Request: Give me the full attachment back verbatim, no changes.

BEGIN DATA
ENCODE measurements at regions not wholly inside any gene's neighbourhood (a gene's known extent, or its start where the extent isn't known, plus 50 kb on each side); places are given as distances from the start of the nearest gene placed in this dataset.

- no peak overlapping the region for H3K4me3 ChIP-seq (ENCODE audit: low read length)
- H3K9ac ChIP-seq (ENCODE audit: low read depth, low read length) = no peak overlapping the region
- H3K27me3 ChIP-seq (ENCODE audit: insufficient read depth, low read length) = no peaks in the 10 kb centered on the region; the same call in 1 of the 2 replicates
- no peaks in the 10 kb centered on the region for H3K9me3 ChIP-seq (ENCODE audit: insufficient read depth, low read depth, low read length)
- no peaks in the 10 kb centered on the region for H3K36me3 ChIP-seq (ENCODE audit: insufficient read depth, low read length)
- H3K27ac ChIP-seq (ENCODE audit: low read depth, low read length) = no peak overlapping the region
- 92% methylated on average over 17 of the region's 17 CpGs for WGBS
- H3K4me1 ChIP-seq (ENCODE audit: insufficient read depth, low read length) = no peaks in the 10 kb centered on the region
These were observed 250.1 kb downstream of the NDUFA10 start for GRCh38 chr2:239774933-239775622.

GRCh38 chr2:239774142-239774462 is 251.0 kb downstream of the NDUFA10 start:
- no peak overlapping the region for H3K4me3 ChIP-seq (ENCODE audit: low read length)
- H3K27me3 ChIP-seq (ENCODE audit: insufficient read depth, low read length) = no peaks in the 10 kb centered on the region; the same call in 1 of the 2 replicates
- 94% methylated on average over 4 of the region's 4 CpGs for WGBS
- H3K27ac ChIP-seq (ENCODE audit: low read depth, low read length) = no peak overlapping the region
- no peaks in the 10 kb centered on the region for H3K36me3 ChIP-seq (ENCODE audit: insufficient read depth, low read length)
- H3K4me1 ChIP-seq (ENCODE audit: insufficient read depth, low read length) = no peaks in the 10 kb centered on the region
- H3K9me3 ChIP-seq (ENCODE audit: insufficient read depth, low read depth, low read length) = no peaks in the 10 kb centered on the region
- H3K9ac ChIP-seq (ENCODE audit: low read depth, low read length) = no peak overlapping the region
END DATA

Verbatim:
ENCODE measurements at regions not wholly inside any gene's neighbourhood (a gene's known extent, or its start where the extent isn't known, plus 50 kb on each side); places are given as distances from the start of the nearest gene placed in this dataset.

- no peak overlapping the region for H3K4me3 ChIP-seq (ENCODE audit: low read length)
- H3K9ac ChIP-seq (ENCODE audit: low read depth, low read length) = no peak overlapping the region
- H3K27me3 ChIP-seq (ENCODE audit: insufficient read depth, low read length) = no peaks in the 10 kb centered on the region; the same call in 1 of the 2 replicates
- no peaks in the 10 kb centered on the region for H3K9me3 ChIP-seq (ENCODE audit: insufficient read depth, low read depth, low read length)
- no peaks in the 10 kb centered on the region for H3K36me3 ChIP-seq (ENCODE audit: insufficient read depth, low read length)
- H3K27ac ChIP-seq (ENCODE audit: low read depth, low read length) = no peak overlapping the region
- 92% methylated on average over 17 of the region's 17 CpGs for WGBS
- H3K4me1 ChIP-seq (ENCODE audit: insufficient read depth, low read length) = no peaks in the 10 kb centered on the region
These were observed 250.1 kb downstream of the NDUFA10 start for GRCh38 chr2:239774933-239775622.

GRCh38 chr2:239774142-239774462 is 251.0 kb downstream of the NDUFA10 start:
- no peak overlapping the region for H3K4me3 ChIP-seq (ENCODE audit: low read length)
- H3K27me3 ChIP-seq (ENCODE audit: insufficient read depth, low read length) = no peaks in the 10 kb centered on the region; the same call in 1 of the 2 replicates
- 94% methylated on average over 4 of the region's 4 CpGs for WGBS
- H3K27ac ChIP-seq (ENCODE audit: low read depth, low read length) = no peak overlapping the region
- no peaks in the 10 kb centered on the region for H3K36me3 ChIP-seq (ENCODE audit: insufficient read depth, low read length)
- H3K4me1 ChIP-seq (ENCODE audit: insufficient read depth, low read length) = no peaks in the 10 kb centered on the region
- H3K9me3 ChIP-seq (ENCODE audit: insufficient read depth, low read depth, low read length) = no peaks in the 10 kb centered on the region
- H3K9ac ChIP-seq (ENCODE audit: low read depth, low read length) = no peak overlapping the region